Dark Knight Rises Spoiler: Batman Is Just Like All of Us

I'm going to see the third Batman installment, The Dark Knight Rises, because of the action, the writing, the visuals, and just the overall quality that I've come to expect from the franchise. I'm also going to see it because of its implicit philosophical commitment; and its unspoken assumption about human beings, which is that they belong to a different realm of being that science cannot describe. 

Before I elaborate on that point, it's worth distinguishing between a movie that explores a specific philosophical question in the course of the on-screen action and one that bases its entire world and the dramatis personae that come with it on the unfathomability of the human mind. 

The Dark Knight does both and that's why it's worth distinguishing the two ways of involving philosophy in a storyline. 

For example, the first two Batman movies both had important thought experiments in them. In the first Batman, there was a stylized version of the trolley problem. The trolley problem asks whether it's morally acceptable to divert a runaway trolley away from five people toward one other innocent person. Batman Begins contemplates that situation loosely in the final scene, involving the elevated train. 

The second Batman also had a famous thought experiment in it, involving a prisoner's dilemma (was the ferry scene even a prisoner's dilemma?). In the ferry scene, the people on board are given the chance to blow up the opposing ferry (both have detonators) to save themselves. The temptation is not to "cooperate" -- meaning not blow the other party up -- and instead take the reward of survival. 

However, the reason I like Batman goes beyond the specific thought experiments that are inserted into them, and the reason is that Batman is about the human mind. Batman is a detective of the highest order, and though he is agile and strong, he is first and foremost a tactician, always aware of what his enemies are doing. In fact, this is how, in the comics, he is able to defeat Superman, who he is often compared to. 

This is part of the reason why people celebrate Batman as an "ordinary guy." He has no super powers, only his purpose and his willpower, and the intricacies of those terms are what is most heavily explored in the mythos of Batman. 

Consider the fact that Batman's origin has early psychoanalytic themes etched all over it. He is rendered helpless by the killing of his parents and so, to master that traumatic event, embraces his other great fear --his fear of bats. He becomes the thing he hates, and that repressed fear threatens to come out at every turn. This theme is played out again and again by the cerebral, psychological nature of Batman's adversaries. Two-Face suffers a split-personality, Scarecrow is a sociopath who lives to instill fear in others, Bane is a sociopath, Dr. Szasz is a sociopath, and the Joker, the most archetypal of all Batman enemies is -- you guessed it -- a sociopath. In fact, there are numerous intimations in the comics and films that Batman is very similar to the Joker and that only a few things them -- one of them, Batman's utter refusal to kill which is a limit that the Joker tests at every turn.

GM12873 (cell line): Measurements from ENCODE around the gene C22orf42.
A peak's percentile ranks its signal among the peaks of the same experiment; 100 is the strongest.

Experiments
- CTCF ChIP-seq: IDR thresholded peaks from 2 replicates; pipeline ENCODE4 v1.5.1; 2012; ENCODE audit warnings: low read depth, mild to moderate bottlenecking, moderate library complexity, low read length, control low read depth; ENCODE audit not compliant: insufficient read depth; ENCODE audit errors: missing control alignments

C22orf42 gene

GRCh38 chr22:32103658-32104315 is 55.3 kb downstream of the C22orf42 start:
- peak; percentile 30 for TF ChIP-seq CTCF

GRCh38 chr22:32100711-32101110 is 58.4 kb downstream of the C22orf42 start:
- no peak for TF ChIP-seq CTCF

Fear, drive, and the dark place that lives in us all are the watchwords of the Batman series, and they complement the Batman series so perfectly. But as philosophy knows, things like fear, justice, and willpower cannot be studied by science. Sure, science can study what happens to someone's heart rate when they are placed next to something they fear, and it can study whether such a person cries out, runs, or remains rooted in place out of terror, but it cannot investigate what it's like to be in fear; to live with it and to overcome it as Batman strives to do each day. 

Batman is the ordinary hero and that phrase has deep significance, because every person has "supernatural" abilities that defy science, such as the ability to act from reasons, to will, and to fear. He is the hero that embraces these uniquely human abilities to overcome his foes, using fear, not invulnerability or laser vision, as his weapon. It is often thought that Superman is only vulnerable to Kryptonite, but that's not right. He is also vulnerable to going insane, or becoming depressed, or becoming a vegetable, and these weaknesses are what Batman exploits, and they are also the themes that the franchise explores so well. 

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Jordan Wolf

My training is partially in philosophy and I'm interested in democratic theory, but more practically, I like thinking about media sophistication, data in politics, and ways to curb partisanship.

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